I guess I should be looking forward to the plethora of civil rights documentaries and black history tributes that will be on TV this month, but I have to confess that I will be among those who watch the Micheal Vick reality show/documentary on BET tonight.
Why watch Mike?
Because I never gave up on him as a human being.
Because despite the trials he's been through personally and professionally after serving two years in prison, he still has that spark of life in his eyes, that flicker of possibility that can lead him to bigger things than being a quarterback in the National Football League.
But mostly because there are very few black men in today's society with his background who have the power to get the world to examine the "why" of who he is, and by extension, who too many of our young black men are, most of whom don't rise to be professional anythings.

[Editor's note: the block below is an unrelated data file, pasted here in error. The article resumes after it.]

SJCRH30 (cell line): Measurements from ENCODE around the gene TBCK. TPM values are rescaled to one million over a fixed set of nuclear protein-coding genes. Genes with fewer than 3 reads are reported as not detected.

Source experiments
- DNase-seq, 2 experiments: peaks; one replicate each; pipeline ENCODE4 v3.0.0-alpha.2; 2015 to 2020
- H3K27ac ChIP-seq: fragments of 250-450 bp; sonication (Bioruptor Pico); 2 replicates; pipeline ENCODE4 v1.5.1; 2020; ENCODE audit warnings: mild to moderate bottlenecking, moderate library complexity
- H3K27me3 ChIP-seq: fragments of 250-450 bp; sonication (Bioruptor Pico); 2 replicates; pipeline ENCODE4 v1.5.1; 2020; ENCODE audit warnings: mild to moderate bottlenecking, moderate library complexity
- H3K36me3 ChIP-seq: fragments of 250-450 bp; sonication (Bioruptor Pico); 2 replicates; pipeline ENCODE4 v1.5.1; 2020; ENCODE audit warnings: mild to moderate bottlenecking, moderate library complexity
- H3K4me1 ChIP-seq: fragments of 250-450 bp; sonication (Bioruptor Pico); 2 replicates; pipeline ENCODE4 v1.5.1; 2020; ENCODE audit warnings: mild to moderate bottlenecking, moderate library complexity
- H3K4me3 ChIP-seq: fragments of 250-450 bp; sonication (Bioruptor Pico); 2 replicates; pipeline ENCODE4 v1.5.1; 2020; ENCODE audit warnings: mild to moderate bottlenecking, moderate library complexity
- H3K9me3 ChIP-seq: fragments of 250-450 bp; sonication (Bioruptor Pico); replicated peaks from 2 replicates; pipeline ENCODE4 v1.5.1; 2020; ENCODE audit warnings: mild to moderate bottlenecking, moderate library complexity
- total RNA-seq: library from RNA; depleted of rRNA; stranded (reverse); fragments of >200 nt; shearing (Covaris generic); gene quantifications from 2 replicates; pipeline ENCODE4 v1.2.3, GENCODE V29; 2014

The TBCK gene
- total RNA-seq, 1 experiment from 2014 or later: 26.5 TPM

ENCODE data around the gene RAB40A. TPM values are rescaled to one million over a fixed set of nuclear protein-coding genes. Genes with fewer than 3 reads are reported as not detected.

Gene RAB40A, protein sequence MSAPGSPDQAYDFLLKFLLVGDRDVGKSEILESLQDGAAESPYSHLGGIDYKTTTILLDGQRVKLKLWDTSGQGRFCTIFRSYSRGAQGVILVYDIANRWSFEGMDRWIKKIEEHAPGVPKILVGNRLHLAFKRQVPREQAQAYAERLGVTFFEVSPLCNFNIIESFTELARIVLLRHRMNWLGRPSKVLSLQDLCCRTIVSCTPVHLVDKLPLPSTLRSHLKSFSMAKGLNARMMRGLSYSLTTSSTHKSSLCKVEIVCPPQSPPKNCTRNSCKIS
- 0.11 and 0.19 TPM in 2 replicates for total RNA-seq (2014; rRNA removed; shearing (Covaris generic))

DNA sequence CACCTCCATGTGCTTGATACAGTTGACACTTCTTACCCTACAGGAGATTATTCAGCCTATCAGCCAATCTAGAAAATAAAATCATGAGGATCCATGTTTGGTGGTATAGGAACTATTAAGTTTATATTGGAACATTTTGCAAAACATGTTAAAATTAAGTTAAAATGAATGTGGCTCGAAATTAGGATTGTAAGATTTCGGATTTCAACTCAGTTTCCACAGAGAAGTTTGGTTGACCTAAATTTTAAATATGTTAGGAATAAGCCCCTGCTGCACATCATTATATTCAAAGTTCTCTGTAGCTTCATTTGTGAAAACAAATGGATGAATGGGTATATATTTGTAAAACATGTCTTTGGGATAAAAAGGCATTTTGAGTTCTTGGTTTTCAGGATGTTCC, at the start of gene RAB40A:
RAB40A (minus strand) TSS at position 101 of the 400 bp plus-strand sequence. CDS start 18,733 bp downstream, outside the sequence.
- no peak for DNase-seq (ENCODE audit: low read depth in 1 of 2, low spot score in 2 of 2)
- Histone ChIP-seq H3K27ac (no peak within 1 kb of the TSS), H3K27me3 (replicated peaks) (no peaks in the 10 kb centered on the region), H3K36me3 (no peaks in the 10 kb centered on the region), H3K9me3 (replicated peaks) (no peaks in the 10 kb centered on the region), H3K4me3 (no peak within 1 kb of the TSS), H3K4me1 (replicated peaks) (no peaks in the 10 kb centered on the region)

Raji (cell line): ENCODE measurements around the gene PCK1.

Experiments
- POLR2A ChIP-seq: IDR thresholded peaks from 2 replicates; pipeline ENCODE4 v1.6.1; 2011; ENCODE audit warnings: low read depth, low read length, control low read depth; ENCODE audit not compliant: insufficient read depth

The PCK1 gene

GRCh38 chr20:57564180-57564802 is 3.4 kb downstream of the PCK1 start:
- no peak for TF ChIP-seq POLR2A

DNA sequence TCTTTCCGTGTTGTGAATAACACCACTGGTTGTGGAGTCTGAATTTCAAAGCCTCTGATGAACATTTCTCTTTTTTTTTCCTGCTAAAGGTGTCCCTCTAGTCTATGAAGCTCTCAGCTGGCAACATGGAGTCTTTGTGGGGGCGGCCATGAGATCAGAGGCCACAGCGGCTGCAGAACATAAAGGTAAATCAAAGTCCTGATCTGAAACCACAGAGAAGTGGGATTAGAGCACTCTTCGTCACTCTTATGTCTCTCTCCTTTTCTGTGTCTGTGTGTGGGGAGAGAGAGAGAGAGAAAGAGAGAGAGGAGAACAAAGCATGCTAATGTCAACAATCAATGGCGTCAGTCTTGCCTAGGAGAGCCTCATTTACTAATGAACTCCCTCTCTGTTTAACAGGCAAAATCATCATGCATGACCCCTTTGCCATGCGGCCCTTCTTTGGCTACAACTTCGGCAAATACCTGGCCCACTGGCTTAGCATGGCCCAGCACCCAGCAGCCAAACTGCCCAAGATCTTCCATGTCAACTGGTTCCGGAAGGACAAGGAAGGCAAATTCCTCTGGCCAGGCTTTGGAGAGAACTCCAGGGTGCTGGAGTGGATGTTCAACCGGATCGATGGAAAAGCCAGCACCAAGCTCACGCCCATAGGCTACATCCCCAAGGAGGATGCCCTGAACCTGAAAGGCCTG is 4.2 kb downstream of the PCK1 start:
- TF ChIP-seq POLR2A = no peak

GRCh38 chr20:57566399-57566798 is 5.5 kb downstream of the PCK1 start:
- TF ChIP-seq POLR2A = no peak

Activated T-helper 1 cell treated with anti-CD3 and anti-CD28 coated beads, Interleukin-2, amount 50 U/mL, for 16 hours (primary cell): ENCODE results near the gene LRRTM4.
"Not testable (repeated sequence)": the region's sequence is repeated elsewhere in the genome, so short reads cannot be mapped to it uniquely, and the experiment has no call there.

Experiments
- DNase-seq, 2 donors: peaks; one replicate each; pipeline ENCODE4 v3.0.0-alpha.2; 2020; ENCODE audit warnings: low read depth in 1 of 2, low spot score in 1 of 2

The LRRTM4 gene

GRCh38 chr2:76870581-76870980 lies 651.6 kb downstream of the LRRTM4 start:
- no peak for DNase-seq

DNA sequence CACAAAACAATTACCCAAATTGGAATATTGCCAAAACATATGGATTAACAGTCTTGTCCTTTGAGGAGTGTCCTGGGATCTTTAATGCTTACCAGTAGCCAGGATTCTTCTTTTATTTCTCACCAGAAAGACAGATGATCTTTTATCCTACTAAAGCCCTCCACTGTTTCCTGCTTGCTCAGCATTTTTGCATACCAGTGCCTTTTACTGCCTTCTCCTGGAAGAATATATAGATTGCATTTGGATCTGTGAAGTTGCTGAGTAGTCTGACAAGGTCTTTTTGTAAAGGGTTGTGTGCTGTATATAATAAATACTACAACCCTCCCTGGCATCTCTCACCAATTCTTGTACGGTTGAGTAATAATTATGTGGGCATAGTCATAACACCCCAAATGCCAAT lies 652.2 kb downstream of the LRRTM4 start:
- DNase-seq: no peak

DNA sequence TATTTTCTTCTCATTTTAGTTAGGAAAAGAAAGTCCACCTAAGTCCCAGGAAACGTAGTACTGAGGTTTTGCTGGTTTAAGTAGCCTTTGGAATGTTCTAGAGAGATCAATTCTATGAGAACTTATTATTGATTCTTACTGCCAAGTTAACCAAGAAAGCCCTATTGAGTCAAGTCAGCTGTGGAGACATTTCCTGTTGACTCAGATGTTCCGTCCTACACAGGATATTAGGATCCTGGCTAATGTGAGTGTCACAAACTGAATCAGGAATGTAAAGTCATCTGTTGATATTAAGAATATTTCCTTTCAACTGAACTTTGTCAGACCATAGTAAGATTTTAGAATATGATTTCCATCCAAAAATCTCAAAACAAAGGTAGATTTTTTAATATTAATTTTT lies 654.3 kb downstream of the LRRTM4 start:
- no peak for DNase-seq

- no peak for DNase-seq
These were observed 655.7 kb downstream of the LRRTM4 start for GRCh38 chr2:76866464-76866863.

We've studied, measured, tested, interpolated and hypothesized ad infinitum about young black men who seem to be trapped in a culture of violence, crime and drug use for decades. But have we really listened to what these young black men have to tell us?
Just when I figured I could swear off watching BET for good, they had to go and put this show on. The subtitle of the show, "A Life In Progress", says everything I want to say -- that this man's life is by no means over.